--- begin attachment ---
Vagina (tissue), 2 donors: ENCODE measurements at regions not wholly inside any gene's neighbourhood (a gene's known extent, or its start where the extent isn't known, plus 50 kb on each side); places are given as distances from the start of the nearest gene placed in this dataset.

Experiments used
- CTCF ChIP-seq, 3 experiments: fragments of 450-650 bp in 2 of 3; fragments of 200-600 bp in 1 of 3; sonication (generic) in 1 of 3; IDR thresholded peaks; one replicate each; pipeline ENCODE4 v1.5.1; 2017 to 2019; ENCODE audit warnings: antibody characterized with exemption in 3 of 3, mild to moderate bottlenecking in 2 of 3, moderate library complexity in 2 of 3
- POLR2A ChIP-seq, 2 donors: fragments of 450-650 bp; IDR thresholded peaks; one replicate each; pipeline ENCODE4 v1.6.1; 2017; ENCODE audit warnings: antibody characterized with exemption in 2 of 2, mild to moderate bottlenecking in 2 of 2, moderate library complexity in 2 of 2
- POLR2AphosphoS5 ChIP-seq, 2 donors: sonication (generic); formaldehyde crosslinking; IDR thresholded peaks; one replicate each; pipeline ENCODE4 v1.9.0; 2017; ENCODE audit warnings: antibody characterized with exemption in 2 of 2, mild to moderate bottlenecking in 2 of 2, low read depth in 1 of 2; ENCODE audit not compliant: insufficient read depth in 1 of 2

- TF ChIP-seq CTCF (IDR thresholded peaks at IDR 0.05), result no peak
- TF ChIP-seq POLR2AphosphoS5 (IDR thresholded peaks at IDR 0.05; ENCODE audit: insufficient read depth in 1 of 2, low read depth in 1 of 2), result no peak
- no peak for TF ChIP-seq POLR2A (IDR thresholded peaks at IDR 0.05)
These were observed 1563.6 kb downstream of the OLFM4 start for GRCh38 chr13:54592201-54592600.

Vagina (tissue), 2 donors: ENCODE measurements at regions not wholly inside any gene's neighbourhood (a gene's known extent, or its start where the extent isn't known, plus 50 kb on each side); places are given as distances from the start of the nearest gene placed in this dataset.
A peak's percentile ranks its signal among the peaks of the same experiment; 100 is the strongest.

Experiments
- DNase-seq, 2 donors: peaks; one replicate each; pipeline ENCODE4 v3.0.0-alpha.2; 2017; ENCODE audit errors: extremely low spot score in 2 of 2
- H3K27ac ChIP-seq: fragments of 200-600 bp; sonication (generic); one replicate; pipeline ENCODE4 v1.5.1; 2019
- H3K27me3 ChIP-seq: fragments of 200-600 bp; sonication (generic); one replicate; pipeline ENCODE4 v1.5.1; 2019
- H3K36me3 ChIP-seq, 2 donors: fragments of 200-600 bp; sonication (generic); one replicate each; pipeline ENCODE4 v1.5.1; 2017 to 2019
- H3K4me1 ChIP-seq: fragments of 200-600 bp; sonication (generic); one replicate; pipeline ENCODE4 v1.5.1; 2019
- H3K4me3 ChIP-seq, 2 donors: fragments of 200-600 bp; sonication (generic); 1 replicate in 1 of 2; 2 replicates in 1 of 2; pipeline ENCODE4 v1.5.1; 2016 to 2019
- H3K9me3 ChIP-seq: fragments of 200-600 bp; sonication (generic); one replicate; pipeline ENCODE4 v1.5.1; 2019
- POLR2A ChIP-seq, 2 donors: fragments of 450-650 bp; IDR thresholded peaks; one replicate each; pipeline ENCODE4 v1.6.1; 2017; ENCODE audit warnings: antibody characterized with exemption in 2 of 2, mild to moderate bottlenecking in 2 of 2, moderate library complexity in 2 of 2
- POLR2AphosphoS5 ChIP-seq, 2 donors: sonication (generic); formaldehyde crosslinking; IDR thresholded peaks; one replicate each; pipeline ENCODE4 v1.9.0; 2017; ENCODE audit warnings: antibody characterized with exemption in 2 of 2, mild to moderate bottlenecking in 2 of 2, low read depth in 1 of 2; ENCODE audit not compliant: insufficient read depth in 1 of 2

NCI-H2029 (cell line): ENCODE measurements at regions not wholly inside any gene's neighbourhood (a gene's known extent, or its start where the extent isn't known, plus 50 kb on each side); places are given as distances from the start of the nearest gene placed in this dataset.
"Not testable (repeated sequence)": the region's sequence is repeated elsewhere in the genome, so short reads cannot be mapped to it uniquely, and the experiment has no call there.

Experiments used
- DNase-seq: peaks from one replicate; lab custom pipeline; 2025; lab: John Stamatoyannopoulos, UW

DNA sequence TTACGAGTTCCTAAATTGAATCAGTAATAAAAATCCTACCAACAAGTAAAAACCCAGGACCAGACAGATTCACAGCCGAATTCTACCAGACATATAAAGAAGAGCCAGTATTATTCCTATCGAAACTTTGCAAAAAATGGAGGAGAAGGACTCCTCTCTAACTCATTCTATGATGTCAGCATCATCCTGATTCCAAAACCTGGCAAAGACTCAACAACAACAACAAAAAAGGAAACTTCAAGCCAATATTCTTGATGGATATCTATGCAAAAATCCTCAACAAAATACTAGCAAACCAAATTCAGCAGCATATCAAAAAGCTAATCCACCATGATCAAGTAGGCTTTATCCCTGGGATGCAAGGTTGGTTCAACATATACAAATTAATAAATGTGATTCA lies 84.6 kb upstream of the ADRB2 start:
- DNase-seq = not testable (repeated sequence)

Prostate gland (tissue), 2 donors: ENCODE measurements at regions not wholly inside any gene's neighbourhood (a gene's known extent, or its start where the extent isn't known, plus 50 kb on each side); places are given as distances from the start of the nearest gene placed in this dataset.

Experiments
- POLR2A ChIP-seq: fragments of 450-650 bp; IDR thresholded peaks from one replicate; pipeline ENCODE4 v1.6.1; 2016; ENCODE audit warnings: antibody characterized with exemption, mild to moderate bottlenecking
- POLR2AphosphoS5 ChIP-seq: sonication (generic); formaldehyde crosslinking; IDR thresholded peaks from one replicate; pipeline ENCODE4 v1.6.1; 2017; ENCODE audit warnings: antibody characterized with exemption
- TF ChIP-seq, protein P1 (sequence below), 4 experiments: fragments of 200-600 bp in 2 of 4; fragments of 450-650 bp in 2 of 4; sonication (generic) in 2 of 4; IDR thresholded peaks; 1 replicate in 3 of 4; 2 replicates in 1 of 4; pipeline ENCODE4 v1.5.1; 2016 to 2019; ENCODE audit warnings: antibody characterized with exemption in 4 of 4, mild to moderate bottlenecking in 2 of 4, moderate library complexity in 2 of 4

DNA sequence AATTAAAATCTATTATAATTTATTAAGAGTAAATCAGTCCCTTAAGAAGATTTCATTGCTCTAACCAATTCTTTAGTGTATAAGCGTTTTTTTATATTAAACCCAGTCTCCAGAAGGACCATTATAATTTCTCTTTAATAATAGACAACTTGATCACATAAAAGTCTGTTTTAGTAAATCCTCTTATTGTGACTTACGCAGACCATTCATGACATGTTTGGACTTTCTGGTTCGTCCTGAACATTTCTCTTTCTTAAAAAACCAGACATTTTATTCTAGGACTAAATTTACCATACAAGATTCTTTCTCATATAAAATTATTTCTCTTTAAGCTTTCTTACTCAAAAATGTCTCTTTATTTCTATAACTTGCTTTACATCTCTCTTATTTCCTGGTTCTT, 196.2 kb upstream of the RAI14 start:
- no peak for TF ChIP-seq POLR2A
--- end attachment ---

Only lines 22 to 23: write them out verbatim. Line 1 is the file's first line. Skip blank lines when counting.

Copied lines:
NCI-H2029 (cell line): ENCODE measurements at regions not wholly inside any gene's neighbourhood (a gene's known extent, or its start where the extent isn't known, plus 50 kb on each side); places are given as distances from the start of the nearest gene placed in this dataset.
"Not testable (repeated sequence)": the region's sequence is repeated elsewhere in the genome, so short reads cannot be mapped to it uniquely, and the experiment has no call there.